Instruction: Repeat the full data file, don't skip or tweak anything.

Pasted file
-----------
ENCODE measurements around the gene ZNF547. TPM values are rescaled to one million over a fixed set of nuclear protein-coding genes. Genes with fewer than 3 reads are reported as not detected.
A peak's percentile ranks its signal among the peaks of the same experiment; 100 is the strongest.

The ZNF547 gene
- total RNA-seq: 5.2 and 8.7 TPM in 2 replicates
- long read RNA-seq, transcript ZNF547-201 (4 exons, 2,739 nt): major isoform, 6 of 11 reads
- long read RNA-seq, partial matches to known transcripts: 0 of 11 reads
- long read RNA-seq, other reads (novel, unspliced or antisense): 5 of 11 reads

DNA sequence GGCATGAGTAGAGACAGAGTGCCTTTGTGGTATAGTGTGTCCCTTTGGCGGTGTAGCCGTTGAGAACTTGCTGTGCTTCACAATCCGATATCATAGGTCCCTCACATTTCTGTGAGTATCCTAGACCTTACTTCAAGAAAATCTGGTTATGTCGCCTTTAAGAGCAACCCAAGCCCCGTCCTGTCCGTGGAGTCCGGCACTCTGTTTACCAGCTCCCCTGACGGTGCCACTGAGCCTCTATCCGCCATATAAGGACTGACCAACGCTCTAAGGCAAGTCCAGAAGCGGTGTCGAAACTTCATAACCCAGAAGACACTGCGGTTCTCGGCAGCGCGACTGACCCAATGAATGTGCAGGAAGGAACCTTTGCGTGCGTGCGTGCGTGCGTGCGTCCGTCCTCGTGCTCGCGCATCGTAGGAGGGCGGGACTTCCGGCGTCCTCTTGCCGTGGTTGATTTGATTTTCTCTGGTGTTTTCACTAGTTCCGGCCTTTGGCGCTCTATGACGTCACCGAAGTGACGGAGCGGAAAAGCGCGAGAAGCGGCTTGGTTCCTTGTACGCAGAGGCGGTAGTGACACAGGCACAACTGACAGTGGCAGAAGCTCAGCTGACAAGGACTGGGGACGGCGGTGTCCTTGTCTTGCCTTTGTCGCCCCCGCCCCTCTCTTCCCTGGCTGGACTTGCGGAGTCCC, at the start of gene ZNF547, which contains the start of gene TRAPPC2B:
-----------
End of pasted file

ENCODE measurements around the gene ZNF547. TPM values are rescaled to one million over a fixed set of nuclear protein-coding genes. Genes with fewer than 3 reads are reported as not detected.
A peak's percentile ranks its signal among the peaks of the same experiment; 100 is the strongest.

The ZNF547 gene
- total RNA-seq: 5.2 and 8.7 TPM in 2 replicates
- long read RNA-seq, transcript ZNF547-201 (4 exons, 2,739 nt): major isoform, 6 of 11 reads
- long read RNA-seq, partial matches to known transcripts: 0 of 11 reads
- long read RNA-seq, other reads (novel, unspliced or antisense): 5 of 11 reads

DNA sequence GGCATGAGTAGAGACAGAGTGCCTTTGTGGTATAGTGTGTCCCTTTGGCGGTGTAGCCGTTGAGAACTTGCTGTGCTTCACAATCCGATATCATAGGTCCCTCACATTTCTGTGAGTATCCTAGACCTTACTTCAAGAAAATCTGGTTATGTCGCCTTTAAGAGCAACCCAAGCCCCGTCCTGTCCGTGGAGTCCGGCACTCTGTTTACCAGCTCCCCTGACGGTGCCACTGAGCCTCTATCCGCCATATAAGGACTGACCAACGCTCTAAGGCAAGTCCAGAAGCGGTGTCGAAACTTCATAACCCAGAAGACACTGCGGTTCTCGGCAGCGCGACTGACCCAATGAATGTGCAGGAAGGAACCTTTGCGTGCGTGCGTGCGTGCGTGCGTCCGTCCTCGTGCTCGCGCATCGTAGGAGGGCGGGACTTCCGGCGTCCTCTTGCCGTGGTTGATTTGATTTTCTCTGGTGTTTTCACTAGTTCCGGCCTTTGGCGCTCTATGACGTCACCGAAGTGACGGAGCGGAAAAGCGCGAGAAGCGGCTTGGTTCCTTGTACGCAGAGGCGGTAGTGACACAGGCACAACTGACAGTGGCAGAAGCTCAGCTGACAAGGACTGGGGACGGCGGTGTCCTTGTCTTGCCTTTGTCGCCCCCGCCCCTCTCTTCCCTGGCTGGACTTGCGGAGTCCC, at the start of gene ZNF547, which contains the start of gene TRAPPC2B: